The internet is buzzing with news on ChatGPT, and how everyone uses it to write love poems, homework, summaries of articles, or python codes. ChatGPT is the latest generation of a large language model, designed to generate text upon user input. There is a lot of discussion regarding its potential use in medicine, so let’s see, what you can expect from it and what you should not use it for – at least in its current form.
Unlike the text-to-image tool Midjourney, which we introduced earlier, and which is a GAN (generative adversarial network, explained here) algorithm, ChatGPT is a different kind of algorithm – although there is a lot of misinformation about it if you google the topic. So for the seasoned readers: ChatGPT is a transformer, and the acronym GPT stands for Generative Pretrained Transformer.
Anyways, considered the best-in-class at the moment, it can be used for a wide range of things, but it has some limitations.
Starting with the no-gos
In general, it is important to note that I would certainly not use it in any way that could potentially harm patients, like finding a diagnosis, where the slightest error could have dire consequences.
Like the algorithms we used in this article about AI text generators, ChatGPT has similar flows, although based on what I see after using it every now and then for a while, it is improving fast in determining its own capabilities, and more and more often comes up with warnings if you ask something too scientific/too specific.
When I first started playing with it, it was prone to come up with fake stuff that looked convincing, just as it came up with three non-existing articles proving the benefits of echocardiograms for Systematic Sclerosis. It looked legit, but if you try to find the referenced articles in the scientific literature, you will find none, as many commenters pointed out. They are just things the algorithm fabricated.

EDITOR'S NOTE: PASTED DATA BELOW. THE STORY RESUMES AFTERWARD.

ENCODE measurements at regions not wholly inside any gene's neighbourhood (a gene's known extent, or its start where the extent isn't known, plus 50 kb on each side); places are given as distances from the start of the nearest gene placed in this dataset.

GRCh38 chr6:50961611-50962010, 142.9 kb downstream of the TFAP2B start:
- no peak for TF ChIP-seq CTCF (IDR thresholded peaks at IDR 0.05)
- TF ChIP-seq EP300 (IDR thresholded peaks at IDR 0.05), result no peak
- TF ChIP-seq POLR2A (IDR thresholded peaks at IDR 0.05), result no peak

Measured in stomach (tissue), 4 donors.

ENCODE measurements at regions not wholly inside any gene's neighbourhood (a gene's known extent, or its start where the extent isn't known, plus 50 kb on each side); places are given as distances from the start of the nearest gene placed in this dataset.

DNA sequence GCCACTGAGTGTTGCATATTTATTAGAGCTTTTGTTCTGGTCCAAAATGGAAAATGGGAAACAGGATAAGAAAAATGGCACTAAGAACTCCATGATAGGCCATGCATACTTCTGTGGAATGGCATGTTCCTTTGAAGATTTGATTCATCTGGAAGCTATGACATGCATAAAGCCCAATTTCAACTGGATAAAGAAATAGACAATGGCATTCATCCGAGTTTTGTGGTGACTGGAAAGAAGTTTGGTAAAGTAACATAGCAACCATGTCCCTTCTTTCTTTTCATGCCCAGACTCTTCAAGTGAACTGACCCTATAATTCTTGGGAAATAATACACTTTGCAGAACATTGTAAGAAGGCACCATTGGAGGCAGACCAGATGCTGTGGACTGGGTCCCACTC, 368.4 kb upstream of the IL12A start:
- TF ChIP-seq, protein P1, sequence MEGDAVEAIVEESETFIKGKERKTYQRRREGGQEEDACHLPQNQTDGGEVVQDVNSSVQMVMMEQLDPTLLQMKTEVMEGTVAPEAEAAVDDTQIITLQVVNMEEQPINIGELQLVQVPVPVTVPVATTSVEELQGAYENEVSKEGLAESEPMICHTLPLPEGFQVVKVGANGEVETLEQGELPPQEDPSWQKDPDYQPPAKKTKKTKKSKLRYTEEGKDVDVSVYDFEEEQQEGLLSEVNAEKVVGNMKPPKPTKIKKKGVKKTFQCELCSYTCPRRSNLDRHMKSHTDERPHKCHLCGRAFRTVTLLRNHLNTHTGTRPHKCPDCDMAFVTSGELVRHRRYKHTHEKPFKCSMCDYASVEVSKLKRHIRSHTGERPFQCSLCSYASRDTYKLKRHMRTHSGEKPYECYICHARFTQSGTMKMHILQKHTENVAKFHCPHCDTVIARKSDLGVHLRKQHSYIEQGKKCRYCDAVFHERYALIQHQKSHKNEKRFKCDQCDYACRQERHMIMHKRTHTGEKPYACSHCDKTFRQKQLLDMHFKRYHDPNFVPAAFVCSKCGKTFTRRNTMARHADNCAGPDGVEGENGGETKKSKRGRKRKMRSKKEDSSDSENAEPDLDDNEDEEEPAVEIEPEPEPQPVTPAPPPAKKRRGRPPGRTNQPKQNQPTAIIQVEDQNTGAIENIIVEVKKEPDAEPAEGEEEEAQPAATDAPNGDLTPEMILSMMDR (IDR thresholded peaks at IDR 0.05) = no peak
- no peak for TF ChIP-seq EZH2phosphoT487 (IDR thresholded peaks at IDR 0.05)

If you, as a doctor, send this letter to the insurance company, and the diagnostic test gets rejected because it cites non-existing literature, you just lost valuable time for your patient. On the other hand, the letter itself is fine, and if you include real references, it can be sent, and it still saved you some time – if you don’t already have such templates ready.
The algorithm will follow (with almost) whatever guidance it gets from you, I asked it to find studies that explain to the insurance company why my knee bursitis patient would have a better recovery if they had a brain CT, and I was also provided with three (non-existing) articles proving my point.*
But to be fair with ChatGPT, it does better than other AI text generators in fact-checking. I also asked it to write about the benefits of organic food over chemotherapy in breast cancer treatment, and it told me that there seems to be no literature proving the benefits of organic food in cancer treatments, that chemotherapy is a well-established treatment and that I should consult my oncologist. This is a HUGE improvement!
With a little more questioning, it also told me that it doesn’t have the ability to browse the internet or access scientific literature, and can only provide information on topics it was trained on. I tried to find the line where the algorithm refuses a request or fabricates the referenced literature, but am not sure what determines the outcome.